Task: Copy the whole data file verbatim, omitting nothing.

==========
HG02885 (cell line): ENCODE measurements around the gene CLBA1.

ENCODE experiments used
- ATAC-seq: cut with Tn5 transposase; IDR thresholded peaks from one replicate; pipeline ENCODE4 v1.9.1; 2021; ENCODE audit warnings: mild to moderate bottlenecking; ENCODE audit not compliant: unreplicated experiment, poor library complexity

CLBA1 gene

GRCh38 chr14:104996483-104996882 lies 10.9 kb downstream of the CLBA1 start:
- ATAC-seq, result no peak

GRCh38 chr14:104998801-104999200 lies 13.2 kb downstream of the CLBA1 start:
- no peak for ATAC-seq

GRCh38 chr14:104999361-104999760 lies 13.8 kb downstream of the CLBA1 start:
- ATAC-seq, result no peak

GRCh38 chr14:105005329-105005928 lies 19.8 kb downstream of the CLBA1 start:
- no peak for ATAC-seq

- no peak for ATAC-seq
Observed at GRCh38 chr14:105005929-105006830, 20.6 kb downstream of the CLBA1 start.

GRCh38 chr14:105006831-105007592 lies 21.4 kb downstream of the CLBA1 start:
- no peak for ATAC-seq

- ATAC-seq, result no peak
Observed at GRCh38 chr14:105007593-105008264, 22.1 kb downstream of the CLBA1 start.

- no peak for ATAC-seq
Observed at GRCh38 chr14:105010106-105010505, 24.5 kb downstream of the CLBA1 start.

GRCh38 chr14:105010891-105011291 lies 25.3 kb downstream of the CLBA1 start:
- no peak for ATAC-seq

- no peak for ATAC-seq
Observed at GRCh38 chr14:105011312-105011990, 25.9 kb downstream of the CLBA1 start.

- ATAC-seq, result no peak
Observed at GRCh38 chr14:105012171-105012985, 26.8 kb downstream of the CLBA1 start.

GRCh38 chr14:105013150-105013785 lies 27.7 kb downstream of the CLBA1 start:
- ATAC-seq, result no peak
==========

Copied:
HG02885 (cell line): ENCODE measurements around the gene CLBA1.

ENCODE experiments used
- ATAC-seq: cut with Tn5 transposase; IDR thresholded peaks from one replicate; pipeline ENCODE4 v1.9.1; 2021; ENCODE audit warnings: mild to moderate bottlenecking; ENCODE audit not compliant: unreplicated experiment, poor library complexity

CLBA1 gene

GRCh38 chr14:104996483-104996882 lies 10.9 kb downstream of the CLBA1 start:
- ATAC-seq, result no peak

GRCh38 chr14:104998801-104999200 lies 13.2 kb downstream of the CLBA1 start:
- no peak for ATAC-seq

GRCh38 chr14:104999361-104999760 lies 13.8 kb downstream of the CLBA1 start:
- ATAC-seq, result no peak

GRCh38 chr14:105005329-105005928 lies 19.8 kb downstream of the CLBA1 start:
- no peak for ATAC-seq

- no peak for ATAC-seq
Observed at GRCh38 chr14:105005929-105006830, 20.6 kb downstream of the CLBA1 start.

GRCh38 chr14:105006831-105007592 lies 21.4 kb downstream of the CLBA1 start:
- no peak for ATAC-seq

- ATAC-seq, result no peak
Observed at GRCh38 chr14:105007593-105008264, 22.1 kb downstream of the CLBA1 start.

- no peak for ATAC-seq
Observed at GRCh38 chr14:105010106-105010505, 24.5 kb downstream of the CLBA1 start.

GRCh38 chr14:105010891-105011291 lies 25.3 kb downstream of the CLBA1 start:
- no peak for ATAC-seq

- no peak for ATAC-seq
Observed at GRCh38 chr14:105011312-105011990, 25.9 kb downstream of the CLBA1 start.

- ATAC-seq, result no peak
Observed at GRCh38 chr14:105012171-105012985, 26.8 kb downstream of the CLBA1 start.

GRCh38 chr14:105013150-105013785 lies 27.7 kb downstream of the CLBA1 start:
- ATAC-seq, result no peak